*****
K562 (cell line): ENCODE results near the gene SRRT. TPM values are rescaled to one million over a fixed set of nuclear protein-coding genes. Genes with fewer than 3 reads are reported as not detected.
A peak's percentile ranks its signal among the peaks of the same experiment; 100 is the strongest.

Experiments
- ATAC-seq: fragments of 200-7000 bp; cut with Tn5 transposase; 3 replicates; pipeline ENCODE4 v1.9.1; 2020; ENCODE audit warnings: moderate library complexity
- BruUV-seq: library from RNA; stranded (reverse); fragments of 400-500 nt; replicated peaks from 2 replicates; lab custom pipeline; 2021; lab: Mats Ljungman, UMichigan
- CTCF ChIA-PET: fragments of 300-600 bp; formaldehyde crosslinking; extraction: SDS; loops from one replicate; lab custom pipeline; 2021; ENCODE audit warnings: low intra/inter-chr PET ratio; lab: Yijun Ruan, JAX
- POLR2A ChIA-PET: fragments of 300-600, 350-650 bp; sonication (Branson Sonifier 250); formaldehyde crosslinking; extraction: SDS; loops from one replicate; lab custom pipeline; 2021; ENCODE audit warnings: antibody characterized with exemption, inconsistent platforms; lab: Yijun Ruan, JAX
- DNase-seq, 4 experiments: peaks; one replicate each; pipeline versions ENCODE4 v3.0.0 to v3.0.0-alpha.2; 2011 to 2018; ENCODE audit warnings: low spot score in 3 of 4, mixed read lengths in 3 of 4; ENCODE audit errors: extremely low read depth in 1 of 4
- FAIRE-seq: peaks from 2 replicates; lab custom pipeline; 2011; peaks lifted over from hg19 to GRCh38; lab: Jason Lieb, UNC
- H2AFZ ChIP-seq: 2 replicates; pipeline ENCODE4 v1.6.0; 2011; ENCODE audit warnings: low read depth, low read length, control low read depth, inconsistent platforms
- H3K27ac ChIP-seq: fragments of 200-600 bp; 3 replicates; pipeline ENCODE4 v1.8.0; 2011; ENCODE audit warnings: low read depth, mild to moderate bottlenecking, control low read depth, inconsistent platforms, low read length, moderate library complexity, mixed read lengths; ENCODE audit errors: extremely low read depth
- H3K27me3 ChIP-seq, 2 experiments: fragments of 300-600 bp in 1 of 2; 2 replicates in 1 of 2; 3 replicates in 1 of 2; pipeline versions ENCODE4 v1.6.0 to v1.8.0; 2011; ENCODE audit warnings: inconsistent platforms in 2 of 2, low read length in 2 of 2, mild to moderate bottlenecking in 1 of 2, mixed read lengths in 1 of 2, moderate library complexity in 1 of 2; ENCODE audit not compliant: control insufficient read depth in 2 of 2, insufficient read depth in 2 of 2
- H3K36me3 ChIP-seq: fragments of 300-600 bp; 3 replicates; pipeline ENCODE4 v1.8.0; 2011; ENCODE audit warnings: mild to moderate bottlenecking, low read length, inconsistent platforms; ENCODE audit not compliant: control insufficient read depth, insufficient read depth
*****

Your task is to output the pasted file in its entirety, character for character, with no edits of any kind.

K562 (cell line): ENCODE results near the gene SRRT. TPM values are rescaled to one million over a fixed set of nuclear protein-coding genes. Genes with fewer than 3 reads are reported as not detected.
A peak's percentile ranks its signal among the peaks of the same experiment; 100 is the strongest.

Experiments
- ATAC-seq: fragments of 200-7000 bp; cut with Tn5 transposase; 3 replicates; pipeline ENCODE4 v1.9.1; 2020; ENCODE audit warnings: moderate library complexity
- BruUV-seq: library from RNA; stranded (reverse); fragments of 400-500 nt; replicated peaks from 2 replicates; lab custom pipeline; 2021; lab: Mats Ljungman, UMichigan
- CTCF ChIA-PET: fragments of 300-600 bp; formaldehyde crosslinking; extraction: SDS; loops from one replicate; lab custom pipeline; 2021; ENCODE audit warnings: low intra/inter-chr PET ratio; lab: Yijun Ruan, JAX
- POLR2A ChIA-PET: fragments of 300-600, 350-650 bp; sonication (Branson Sonifier 250); formaldehyde crosslinking; extraction: SDS; loops from one replicate; lab custom pipeline; 2021; ENCODE audit warnings: antibody characterized with exemption, inconsistent platforms; lab: Yijun Ruan, JAX
- DNase-seq, 4 experiments: peaks; one replicate each; pipeline versions ENCODE4 v3.0.0 to v3.0.0-alpha.2; 2011 to 2018; ENCODE audit warnings: low spot score in 3 of 4, mixed read lengths in 3 of 4; ENCODE audit errors: extremely low read depth in 1 of 4
- FAIRE-seq: peaks from 2 replicates; lab custom pipeline; 2011; peaks lifted over from hg19 to GRCh38; lab: Jason Lieb, UNC
- H2AFZ ChIP-seq: 2 replicates; pipeline ENCODE4 v1.6.0; 2011; ENCODE audit warnings: low read depth, low read length, control low read depth, inconsistent platforms
- H3K27ac ChIP-seq: fragments of 200-600 bp; 3 replicates; pipeline ENCODE4 v1.8.0; 2011; ENCODE audit warnings: low read depth, mild to moderate bottlenecking, control low read depth, inconsistent platforms, low read length, moderate library complexity, mixed read lengths; ENCODE audit errors: extremely low read depth
- H3K27me3 ChIP-seq, 2 experiments: fragments of 300-600 bp in 1 of 2; 2 replicates in 1 of 2; 3 replicates in 1 of 2; pipeline versions ENCODE4 v1.6.0 to v1.8.0; 2011; ENCODE audit warnings: inconsistent platforms in 2 of 2, low read length in 2 of 2, mild to moderate bottlenecking in 1 of 2, mixed read lengths in 1 of 2, moderate library complexity in 1 of 2; ENCODE audit not compliant: control insufficient read depth in 2 of 2, insufficient read depth in 2 of 2
- H3K36me3 ChIP-seq: fragments of 300-600 bp; 3 replicates; pipeline ENCODE4 v1.8.0; 2011; ENCODE audit warnings: mild to moderate bottlenecking, low read length, inconsistent platforms; ENCODE audit not compliant: control insufficient read depth, insufficient read depth